Philippe Grandjean (professor)
|Native name||Philippe Adam Grandjean|
1 March 1950 |
Cambridge, Massachusetts, USA
|Institutions||University of Southern Denmark
Harvard School of Public Health
|Alma mater||University of Copenhagen|
|Thesis||Widening perspectives of lead toxicity (1979)|
|Known for||Research into the effects of toxic chemicals on the health of children|
Philippe Grandjean (born 1 March 1950) is a Danish scientist working in environmental medicine. He is the head of the Environmental Medicine Research Unit at the University of Southern Denmark and adjunct professor of environmental health at the Harvard School of Public Health. Grandjean is also co-founder and co-editor-in-chief of the journal Environmental Health, and consultant for the National Board of Health in Denmark. He is known for his research into the developmental toxicity and adverse effects of certain environmental chemicals to which children are commonly exposed.
Life, education and career
Born in Denmark in 1950, his interest in environmental toxins began as a teenager watching birds and realizing that they were threatened by pesticides. Grandjean obtained his MD in environmental medicine from the University of Copenhagen in 1974 and his PhD in 1979. He began his career conducting field work into mercury poisoning and Minamata disease after seeing a woman with the disease on TV in 1972. This experience led him to spend his career researching neurotoxic substances. Since 1982, Grandjean has been a professor at the University of Southern Denmark and today he also heads their Environmental Medicine Research Unit. From 1994 to 2002 he was adjunct professor at Boston University and since 2003 he has been adjunct professor at Harvard School of Public Health. In 2002, he co-founded the journal Environmental Health and today he is the co-editor-in-chief, along with David Ozonoff of Boston University School of Public Health.
Grandjean has authored more than 500 scientific publications and his book Only One Chance: How Environmental Pollution Impairs Brain Development – and How to Protect the Brains of the Next Generation (Danish edition: Kemi på hjernen – går ud over enhver forstand) was published by Oxford University Press in 2013 (ISBN 978-0199985388).
Together with Philip Landrigan, Grandjean wrote about chemicals, including certain fluorinated compounds, certain heavy metals, DDT, PCB and toluene, found in the environment that they described as harmful to the neurodevelopment of children and fetuses. Landrigan and Grandjean proposed the implementation of a global prevention strategy to reduce children's exposure to such chemicals, and encouraged lawmakers not to assume that untested chemicals were "safe to brain development."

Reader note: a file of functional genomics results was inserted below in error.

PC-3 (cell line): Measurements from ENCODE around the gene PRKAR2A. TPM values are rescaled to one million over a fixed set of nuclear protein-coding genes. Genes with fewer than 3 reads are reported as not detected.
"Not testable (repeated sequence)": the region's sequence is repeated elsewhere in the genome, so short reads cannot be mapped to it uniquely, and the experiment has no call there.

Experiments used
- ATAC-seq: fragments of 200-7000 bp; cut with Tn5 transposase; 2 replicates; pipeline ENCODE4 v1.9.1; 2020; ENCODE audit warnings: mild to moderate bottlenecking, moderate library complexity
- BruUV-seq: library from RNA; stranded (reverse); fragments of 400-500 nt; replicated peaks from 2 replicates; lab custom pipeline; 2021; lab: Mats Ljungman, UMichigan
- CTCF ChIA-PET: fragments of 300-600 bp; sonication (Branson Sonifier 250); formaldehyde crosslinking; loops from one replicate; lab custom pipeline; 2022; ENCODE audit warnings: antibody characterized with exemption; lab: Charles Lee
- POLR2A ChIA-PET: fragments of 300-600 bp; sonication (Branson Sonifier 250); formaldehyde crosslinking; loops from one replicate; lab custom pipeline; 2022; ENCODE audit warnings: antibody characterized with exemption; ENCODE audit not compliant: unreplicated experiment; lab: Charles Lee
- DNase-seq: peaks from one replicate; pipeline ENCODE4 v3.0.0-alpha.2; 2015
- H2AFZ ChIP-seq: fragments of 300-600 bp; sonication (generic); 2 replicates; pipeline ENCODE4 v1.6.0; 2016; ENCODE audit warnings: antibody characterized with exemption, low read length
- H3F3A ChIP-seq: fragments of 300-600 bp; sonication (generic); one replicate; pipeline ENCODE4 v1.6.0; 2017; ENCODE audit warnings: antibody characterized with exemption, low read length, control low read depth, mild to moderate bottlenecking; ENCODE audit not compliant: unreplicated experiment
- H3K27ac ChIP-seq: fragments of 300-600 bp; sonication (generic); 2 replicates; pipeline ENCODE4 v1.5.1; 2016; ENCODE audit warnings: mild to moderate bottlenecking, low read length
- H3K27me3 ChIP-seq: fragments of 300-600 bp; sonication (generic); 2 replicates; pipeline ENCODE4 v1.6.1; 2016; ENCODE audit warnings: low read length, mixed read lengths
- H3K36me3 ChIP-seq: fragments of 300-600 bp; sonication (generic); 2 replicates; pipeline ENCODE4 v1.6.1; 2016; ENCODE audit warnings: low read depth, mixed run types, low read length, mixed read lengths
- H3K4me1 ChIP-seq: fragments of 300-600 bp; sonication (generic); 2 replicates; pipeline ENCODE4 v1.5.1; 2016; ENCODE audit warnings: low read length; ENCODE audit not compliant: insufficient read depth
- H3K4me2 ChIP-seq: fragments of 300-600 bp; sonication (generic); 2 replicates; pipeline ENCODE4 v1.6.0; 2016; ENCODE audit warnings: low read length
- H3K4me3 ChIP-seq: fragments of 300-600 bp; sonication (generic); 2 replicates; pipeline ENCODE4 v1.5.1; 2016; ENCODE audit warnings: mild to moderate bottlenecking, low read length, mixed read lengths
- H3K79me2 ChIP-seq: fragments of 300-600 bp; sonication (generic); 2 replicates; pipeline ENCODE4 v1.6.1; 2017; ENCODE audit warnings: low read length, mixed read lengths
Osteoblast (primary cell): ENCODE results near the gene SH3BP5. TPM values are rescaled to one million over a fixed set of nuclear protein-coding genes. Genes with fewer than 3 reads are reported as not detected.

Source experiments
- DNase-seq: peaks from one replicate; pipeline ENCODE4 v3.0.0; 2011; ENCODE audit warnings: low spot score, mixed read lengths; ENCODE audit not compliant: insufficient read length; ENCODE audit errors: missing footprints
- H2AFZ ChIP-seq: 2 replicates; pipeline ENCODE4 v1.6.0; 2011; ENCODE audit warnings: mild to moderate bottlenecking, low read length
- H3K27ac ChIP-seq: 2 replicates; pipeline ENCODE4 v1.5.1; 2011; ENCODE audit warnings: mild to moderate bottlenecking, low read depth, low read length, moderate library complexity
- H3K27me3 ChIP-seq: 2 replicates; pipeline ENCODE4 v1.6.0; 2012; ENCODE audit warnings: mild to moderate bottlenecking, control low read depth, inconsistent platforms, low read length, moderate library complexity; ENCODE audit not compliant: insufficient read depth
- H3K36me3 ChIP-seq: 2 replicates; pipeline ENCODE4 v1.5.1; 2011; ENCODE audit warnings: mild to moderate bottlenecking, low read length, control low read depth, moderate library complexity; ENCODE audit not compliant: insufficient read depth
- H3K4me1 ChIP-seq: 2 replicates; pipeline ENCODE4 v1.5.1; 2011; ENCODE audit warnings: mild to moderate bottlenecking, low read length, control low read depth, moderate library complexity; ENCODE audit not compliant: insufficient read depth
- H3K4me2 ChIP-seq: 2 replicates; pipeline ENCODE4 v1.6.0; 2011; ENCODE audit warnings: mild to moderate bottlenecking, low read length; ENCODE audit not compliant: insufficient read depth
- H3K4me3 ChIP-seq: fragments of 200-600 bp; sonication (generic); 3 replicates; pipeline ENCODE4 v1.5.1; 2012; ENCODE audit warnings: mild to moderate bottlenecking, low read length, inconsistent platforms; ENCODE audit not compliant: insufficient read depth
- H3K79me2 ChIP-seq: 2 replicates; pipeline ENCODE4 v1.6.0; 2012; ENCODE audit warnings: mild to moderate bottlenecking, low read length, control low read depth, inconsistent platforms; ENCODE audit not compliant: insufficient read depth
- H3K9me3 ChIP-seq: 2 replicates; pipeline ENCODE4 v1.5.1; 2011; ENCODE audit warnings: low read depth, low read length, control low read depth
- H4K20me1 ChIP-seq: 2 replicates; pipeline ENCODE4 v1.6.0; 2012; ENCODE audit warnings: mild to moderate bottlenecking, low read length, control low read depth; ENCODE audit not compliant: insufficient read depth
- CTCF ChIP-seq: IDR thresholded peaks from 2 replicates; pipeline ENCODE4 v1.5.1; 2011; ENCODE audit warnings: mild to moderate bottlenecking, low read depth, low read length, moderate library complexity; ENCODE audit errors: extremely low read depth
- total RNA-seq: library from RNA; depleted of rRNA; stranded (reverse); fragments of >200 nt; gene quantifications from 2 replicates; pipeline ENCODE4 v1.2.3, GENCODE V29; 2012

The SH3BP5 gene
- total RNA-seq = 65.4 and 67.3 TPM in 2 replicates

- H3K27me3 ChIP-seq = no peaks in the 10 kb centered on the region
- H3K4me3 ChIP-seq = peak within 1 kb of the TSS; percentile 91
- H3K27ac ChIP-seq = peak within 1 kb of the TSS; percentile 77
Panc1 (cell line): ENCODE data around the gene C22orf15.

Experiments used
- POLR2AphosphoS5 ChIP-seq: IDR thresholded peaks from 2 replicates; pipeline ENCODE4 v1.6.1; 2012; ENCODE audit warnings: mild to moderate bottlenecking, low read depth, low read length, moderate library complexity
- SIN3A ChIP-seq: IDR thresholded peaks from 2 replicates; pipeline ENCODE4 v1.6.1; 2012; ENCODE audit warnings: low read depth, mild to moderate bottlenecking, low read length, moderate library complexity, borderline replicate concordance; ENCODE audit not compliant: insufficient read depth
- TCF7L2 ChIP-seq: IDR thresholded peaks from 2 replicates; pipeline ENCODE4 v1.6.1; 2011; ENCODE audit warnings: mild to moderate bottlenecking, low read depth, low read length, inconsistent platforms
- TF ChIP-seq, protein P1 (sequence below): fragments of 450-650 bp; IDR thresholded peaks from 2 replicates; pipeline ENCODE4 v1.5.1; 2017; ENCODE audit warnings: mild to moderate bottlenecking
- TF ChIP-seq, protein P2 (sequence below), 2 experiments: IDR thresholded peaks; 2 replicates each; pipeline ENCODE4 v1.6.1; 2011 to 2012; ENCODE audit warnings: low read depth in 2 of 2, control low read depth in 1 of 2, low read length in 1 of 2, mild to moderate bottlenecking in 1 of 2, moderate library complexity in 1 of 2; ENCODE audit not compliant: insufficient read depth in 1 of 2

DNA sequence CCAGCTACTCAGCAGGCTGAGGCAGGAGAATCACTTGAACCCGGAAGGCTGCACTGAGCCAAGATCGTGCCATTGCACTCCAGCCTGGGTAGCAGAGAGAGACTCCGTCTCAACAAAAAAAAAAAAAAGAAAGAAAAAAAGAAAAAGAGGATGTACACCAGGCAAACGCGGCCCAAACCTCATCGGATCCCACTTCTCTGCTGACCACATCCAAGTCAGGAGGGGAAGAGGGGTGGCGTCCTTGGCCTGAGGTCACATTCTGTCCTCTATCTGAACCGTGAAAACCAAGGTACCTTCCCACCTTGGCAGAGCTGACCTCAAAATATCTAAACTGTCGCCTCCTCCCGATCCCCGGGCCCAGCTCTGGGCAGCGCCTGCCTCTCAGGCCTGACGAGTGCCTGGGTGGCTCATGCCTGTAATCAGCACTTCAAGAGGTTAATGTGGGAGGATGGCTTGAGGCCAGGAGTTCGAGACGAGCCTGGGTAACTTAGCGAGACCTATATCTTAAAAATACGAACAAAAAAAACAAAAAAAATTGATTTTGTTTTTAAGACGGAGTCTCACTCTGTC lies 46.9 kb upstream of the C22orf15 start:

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- Weintraub, Karen (14 February 2014). "Researchers warn of chemical impacts on children". USA Today. Retrieved 22 February 2014.
- Hamilton, Jon (24 January 2012). "Common Chemicals Could Make Kids' Vaccines Less Effective". NPR. Retrieved 22 February 2014.
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- Main, Douglas (26 September 2013). "The surprising source of most mercury pollution: Gold mining". NBC News. Retrieved 22 February 2014.
- Williams, Florence (7 December 2013). "How We're Destroying Our Kids' Brains". Mother Jones. Retrieved 22 February 2014.
- Weise, Elizabeth (19 September 2012). "Take tuna off school menus, group says". USA Today. Retrieved 24 February 2014.
- Grandjean, P; Landrigan, PJ (December 2006). "Developmental neurotoxicity of industrial chemicals". The Lancet. 368 (9553): 2167–2178. doi:10.1016/S0140-6736(06)69665-7. PMID 17174709.
- Boyles, Salynn (7 November 2006). "A 'Silent Pandemic' Of Brain Disorders". CBS News. Retrieved 26 March 2014.
- Grandjean, P.; Andersen, E. W.; Budtz-Jørgensen, E.; Nielsen, F.; Mølbak, K. R.; Weihe, P.; Heilmann, C. (2012). "Serum Vaccine Antibody Concentrations in Children Exposed to Perfluorinated Compounds". JAMA. 307 (4). doi:10.1001/jama.2011.2034.
- Hamblin, James (18 March 2014). "The Toxins That Threaten Our Brains". The Atlantic. Retrieved 26 March 2014.
- Grandjean, P.; Landrigan, P. J. (2014). "Neurobehavioural effects of developmental toxicity". The Lancet Neurology. 13 (3): 330–8. doi:10.1016/S1474-4422(13)70278-3. PMC . PMID 24556010.